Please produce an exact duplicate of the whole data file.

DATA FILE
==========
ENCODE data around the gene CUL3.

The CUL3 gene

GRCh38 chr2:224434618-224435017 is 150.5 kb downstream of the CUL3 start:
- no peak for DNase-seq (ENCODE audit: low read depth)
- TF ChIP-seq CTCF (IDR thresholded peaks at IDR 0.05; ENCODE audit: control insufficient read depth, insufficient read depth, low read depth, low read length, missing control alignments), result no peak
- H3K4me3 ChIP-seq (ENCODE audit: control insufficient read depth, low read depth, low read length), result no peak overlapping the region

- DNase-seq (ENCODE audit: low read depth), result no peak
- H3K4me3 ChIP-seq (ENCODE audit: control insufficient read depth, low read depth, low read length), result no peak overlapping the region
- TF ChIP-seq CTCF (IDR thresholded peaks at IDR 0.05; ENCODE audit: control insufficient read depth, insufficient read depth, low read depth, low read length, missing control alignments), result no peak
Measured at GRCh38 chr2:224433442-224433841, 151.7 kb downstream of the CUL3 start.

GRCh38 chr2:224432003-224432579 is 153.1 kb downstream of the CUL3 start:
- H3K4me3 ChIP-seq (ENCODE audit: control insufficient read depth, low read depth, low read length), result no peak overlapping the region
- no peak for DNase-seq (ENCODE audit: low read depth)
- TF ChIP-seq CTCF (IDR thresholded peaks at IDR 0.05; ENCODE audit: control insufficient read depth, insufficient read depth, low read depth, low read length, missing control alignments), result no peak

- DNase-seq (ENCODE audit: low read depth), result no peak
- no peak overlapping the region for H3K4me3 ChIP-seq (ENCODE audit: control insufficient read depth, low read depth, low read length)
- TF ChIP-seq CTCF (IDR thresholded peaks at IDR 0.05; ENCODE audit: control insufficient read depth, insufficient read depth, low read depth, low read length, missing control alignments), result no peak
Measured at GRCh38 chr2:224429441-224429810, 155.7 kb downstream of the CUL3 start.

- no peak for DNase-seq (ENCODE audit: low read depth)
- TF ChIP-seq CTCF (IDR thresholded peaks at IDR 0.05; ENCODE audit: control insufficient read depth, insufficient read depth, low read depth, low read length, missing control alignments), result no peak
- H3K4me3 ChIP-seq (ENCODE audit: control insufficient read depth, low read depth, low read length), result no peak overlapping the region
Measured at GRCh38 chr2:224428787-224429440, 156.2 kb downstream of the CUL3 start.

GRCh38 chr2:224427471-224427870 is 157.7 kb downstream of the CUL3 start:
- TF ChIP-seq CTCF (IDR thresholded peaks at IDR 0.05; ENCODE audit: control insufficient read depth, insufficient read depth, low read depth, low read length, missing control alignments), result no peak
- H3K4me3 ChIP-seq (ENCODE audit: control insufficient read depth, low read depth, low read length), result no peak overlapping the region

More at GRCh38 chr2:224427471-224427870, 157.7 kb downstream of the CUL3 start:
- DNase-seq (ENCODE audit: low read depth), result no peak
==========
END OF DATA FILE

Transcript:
ENCODE data around the gene CUL3.

The CUL3 gene

GRCh38 chr2:224434618-224435017 is 150.5 kb downstream of the CUL3 start:
- no peak for DNase-seq (ENCODE audit: low read depth)
- TF ChIP-seq CTCF (IDR thresholded peaks at IDR 0.05; ENCODE audit: control insufficient read depth, insufficient read depth, low read depth, low read length, missing control alignments), result no peak
- H3K4me3 ChIP-seq (ENCODE audit: control insufficient read depth, low read depth, low read length), result no peak overlapping the region

- DNase-seq (ENCODE audit: low read depth), result no peak
- H3K4me3 ChIP-seq (ENCODE audit: control insufficient read depth, low read depth, low read length), result no peak overlapping the region
- TF ChIP-seq CTCF (IDR thresholded peaks at IDR 0.05; ENCODE audit: control insufficient read depth, insufficient read depth, low read depth, low read length, missing control alignments), result no peak
Measured at GRCh38 chr2:224433442-224433841, 151.7 kb downstream of the CUL3 start.

GRCh38 chr2:224432003-224432579 is 153.1 kb downstream of the CUL3 start:
- H3K4me3 ChIP-seq (ENCODE audit: control insufficient read depth, low read depth, low read length), result no peak overlapping the region
- no peak for DNase-seq (ENCODE audit: low read depth)
- TF ChIP-seq CTCF (IDR thresholded peaks at IDR 0.05; ENCODE audit: control insufficient read depth, insufficient read depth, low read depth, low read length, missing control alignments), result no peak

- DNase-seq (ENCODE audit: low read depth), result no peak
- no peak overlapping the region for H3K4me3 ChIP-seq (ENCODE audit: control insufficient read depth, low read depth, low read length)
- TF ChIP-seq CTCF (IDR thresholded peaks at IDR 0.05; ENCODE audit: control insufficient read depth, insufficient read depth, low read depth, low read length, missing control alignments), result no peak
Measured at GRCh38 chr2:224429441-224429810, 155.7 kb downstream of the CUL3 start.

- no peak for DNase-seq (ENCODE audit: low read depth)
- TF ChIP-seq CTCF (IDR thresholded peaks at IDR 0.05; ENCODE audit: control insufficient read depth, insufficient read depth, low read depth, low read length, missing control alignments), result no peak
- H3K4me3 ChIP-seq (ENCODE audit: control insufficient read depth, low read depth, low read length), result no peak overlapping the region
Measured at GRCh38 chr2:224428787-224429440, 156.2 kb downstream of the CUL3 start.

GRCh38 chr2:224427471-224427870 is 157.7 kb downstream of the CUL3 start:
- TF ChIP-seq CTCF (IDR thresholded peaks at IDR 0.05; ENCODE audit: control insufficient read depth, insufficient read depth, low read depth, low read length, missing control alignments), result no peak
- H3K4me3 ChIP-seq (ENCODE audit: control insufficient read depth, low read depth, low read length), result no peak overlapping the region

More at GRCh38 chr2:224427471-224427870, 157.7 kb downstream of the CUL3 start:
- DNase-seq (ENCODE audit: low read depth), result no peak